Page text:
Antigen-specific immunosuppression in human malaria due to Plasmodium falciparum.
Ho M., Webster HK., Looareesuwan S., Supanaranond W., Phillips RE., Chanthavanich P., Warrell DA.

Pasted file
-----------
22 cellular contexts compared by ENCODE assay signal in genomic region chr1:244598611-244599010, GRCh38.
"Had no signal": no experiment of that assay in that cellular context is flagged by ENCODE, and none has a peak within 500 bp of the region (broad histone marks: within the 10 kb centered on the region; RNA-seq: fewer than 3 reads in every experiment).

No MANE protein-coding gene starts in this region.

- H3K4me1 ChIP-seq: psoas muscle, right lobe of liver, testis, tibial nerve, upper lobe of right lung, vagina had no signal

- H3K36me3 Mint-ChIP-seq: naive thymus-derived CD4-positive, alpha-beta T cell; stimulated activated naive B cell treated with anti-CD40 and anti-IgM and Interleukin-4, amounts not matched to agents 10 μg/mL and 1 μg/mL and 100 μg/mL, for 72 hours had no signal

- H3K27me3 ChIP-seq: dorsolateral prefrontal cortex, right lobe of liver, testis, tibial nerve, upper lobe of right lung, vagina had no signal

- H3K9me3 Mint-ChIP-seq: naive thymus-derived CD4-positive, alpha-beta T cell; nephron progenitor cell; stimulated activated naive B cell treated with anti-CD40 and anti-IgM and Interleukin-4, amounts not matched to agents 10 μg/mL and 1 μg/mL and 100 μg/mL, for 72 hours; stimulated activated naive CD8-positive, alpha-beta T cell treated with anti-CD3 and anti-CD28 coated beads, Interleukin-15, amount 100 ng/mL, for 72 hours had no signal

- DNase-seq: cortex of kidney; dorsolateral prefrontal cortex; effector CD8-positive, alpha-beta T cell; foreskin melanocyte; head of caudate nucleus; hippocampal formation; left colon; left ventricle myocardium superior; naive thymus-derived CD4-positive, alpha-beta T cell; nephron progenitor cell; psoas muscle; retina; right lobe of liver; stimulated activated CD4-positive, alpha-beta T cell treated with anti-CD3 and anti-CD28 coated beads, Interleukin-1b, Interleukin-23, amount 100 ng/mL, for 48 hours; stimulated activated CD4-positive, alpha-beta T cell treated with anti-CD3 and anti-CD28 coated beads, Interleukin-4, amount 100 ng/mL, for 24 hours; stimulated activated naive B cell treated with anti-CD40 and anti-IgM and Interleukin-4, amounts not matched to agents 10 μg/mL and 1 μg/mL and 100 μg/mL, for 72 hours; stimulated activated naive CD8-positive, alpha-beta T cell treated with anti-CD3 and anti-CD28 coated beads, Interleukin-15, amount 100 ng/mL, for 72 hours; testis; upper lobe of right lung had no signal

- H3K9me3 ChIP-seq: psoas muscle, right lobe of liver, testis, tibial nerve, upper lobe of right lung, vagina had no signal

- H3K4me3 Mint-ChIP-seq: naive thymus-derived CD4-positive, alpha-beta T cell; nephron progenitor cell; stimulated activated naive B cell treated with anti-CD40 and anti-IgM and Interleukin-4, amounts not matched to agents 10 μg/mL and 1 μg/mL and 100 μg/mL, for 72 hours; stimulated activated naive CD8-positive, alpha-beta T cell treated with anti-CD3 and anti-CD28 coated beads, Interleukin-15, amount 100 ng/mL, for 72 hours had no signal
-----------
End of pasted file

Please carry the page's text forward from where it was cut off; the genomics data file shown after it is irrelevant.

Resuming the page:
Proliferative responses of T lymphocytes to antigens specific and not specific for malaria were investigated in 32 adult patients in eastern Thailand during acute infection with Plasmodium falciparum malaria and during their convalescence. Immune unresponsiveness to malarial antigen, which persisted for more than four weeks in 37.5% of the individuals, was present in all patients, irrespective of parasitemia or severity of clinical illness. Suppression of responses to nonspecific antigens was less profound and observed only in patients with moderately severe or cerebral malaria. The depressed functional responses were associated with a loss of T lymphocytes--both helper and suppressor subsets--from the peripheral blood; these responses were recovered once parasites were cleared. These results indicate that blood-stage plasmodial infections may suppress responses important for immunity to malaria and so allow the parasite to survive. They further suggest that patients acutely or even recently infected with P. falciparum may not respond as well to a malaria vaccine as would uninfected individuals.